The Wet Desert: a Collection of Highland Perspectives - Lisa Robertson

Lisa Robertson is a composer from the West Highlands of Scotland interested in combining sounds from nature and folk music; examining relationships between people and the land and environmental concerns. Upcoming performances of her pieces include by the BBC Scottish Symphony Orchestra conducted by Thomas Dausgaard and the Slovak Sinfonietta. Previously, her pieces have been performed by the Czech Philharmonic Orchestra, Red Note Ensemble, Karlovy Vary Symphony Orchestra, Cappella Nova, Hebrides Ensemble, Rolf Hind, Lucy Schaufer and Huw Watkins, among others, and at festivals including Cheltenham Music Festival, Sound Festival, West Cork Chamber Music Festival, Edinburgh Fringe Festival and on BBC Radio 3 as well as performing her own solo violin piece at Huddersfield Contemporary Music Festival 2019. She was shortlisted for the Scottish Awards for New Music 2019 Dorico Award for Small / Medium Scale Work and was joint-winner of the West Cork Chamber Music Festival Composers’ Competition 2018. She is currently undertaking a PhD at the Royal Conservatoire of Scotland with Emily Doolittle and Bill Sweeney and has also gained influence from masterclasses with Brian Ferneyhough at the Ferienkurse Darmstadt, Sir Harrison Birtwistle at Dartington International Summer School, Sir James MacMillan and workshops with Royal Northern Sinfonia, Bozzini Quartet and Ligeti Quartet. She is currently participating in the National Youth Choir of Great Britain’s Young Composers Scheme 2019-20.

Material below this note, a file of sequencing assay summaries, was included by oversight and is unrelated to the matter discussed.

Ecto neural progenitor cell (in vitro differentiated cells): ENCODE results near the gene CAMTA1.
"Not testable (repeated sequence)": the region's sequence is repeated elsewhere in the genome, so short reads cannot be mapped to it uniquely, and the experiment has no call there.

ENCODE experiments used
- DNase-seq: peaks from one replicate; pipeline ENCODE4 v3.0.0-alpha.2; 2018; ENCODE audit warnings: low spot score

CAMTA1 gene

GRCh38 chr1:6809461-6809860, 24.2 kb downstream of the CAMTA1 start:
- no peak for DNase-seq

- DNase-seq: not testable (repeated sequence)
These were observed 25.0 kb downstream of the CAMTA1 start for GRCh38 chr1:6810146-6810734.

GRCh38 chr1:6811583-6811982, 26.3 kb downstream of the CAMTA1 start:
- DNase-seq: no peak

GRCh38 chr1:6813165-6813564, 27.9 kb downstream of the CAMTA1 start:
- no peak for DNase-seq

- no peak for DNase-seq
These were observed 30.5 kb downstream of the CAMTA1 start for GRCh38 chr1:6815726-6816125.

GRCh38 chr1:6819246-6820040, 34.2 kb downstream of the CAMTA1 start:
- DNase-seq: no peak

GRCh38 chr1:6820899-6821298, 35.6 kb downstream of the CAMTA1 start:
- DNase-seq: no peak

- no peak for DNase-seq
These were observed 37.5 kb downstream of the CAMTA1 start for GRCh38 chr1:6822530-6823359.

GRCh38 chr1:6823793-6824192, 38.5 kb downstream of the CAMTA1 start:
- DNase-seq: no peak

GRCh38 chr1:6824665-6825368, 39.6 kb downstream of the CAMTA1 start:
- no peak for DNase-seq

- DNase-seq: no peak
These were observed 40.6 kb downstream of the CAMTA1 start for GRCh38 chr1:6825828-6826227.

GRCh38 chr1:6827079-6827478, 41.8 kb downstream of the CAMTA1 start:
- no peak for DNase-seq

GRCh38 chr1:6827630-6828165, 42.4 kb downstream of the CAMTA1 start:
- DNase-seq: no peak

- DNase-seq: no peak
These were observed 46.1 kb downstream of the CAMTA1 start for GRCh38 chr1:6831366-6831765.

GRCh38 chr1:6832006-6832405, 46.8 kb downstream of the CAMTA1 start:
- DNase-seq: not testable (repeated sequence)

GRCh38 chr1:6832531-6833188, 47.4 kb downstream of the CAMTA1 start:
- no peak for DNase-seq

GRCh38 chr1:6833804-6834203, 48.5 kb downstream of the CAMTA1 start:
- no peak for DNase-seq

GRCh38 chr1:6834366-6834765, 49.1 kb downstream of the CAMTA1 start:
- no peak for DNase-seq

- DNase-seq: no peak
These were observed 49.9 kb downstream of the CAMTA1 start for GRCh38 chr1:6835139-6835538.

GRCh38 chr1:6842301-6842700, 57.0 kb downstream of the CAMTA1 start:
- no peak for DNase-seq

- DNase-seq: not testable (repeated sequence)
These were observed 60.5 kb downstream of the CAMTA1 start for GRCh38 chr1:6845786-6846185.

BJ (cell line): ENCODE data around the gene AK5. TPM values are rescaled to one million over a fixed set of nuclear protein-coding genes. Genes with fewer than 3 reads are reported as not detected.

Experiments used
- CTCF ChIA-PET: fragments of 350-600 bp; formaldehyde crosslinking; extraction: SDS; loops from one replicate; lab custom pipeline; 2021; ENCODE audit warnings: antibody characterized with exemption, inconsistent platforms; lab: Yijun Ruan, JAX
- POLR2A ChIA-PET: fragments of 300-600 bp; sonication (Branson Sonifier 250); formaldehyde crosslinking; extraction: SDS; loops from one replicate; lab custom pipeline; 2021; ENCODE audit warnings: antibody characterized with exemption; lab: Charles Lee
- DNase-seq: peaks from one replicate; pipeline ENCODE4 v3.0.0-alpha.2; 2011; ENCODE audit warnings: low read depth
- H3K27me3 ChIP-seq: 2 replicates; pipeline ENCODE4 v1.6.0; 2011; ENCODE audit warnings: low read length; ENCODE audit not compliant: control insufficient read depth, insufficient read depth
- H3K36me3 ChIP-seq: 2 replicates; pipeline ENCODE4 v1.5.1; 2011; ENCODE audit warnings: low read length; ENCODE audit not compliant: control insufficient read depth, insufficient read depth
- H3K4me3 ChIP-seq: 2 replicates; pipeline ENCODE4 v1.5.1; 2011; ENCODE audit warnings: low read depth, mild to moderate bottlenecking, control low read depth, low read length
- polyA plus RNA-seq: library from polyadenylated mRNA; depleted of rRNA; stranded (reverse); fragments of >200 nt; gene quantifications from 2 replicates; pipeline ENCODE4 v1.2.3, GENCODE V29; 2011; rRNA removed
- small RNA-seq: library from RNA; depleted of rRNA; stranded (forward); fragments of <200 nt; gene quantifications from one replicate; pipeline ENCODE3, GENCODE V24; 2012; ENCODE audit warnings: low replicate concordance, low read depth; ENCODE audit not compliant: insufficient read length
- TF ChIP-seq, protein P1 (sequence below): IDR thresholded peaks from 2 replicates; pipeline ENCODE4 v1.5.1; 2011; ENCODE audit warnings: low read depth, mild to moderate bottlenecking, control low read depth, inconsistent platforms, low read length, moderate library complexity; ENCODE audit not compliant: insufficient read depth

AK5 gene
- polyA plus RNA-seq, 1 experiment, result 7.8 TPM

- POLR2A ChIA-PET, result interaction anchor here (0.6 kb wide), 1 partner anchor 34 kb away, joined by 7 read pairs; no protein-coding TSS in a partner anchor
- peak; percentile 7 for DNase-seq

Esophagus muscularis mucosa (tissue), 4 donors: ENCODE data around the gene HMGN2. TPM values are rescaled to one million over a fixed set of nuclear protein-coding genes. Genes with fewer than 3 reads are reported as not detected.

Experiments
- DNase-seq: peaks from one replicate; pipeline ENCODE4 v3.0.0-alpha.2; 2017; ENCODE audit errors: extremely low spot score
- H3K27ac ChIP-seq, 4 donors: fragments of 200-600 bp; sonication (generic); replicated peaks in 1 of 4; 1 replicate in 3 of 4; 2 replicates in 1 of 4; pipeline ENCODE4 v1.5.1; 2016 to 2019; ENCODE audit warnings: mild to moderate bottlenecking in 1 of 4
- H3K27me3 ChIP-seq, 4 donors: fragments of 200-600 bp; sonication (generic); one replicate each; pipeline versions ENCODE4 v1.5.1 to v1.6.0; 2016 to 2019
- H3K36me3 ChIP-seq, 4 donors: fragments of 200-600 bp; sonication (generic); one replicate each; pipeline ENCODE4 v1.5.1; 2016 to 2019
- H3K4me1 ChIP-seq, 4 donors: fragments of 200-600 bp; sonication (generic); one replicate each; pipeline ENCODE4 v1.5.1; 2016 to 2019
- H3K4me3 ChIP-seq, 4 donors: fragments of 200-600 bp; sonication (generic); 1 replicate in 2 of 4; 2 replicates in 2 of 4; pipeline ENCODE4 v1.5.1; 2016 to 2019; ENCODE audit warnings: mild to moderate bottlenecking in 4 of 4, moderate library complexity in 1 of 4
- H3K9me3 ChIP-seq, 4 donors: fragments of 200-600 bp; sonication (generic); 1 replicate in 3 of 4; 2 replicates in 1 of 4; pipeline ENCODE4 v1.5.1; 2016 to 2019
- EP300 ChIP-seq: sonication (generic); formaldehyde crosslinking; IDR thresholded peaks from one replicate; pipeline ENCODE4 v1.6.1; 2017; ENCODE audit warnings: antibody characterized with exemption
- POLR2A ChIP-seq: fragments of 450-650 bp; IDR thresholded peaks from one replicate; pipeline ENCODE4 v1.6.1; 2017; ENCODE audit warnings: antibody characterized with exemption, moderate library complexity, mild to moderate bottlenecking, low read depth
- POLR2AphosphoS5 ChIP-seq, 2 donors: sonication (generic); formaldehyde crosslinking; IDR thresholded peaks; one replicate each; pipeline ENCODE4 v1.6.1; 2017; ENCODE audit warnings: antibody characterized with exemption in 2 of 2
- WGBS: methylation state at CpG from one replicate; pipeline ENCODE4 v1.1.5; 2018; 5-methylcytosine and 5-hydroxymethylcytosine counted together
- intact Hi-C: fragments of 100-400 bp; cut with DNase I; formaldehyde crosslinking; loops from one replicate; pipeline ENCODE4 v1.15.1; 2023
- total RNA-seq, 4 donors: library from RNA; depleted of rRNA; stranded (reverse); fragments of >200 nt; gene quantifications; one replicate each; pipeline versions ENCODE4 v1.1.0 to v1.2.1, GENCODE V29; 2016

Sponsored by Dorico/Steinberg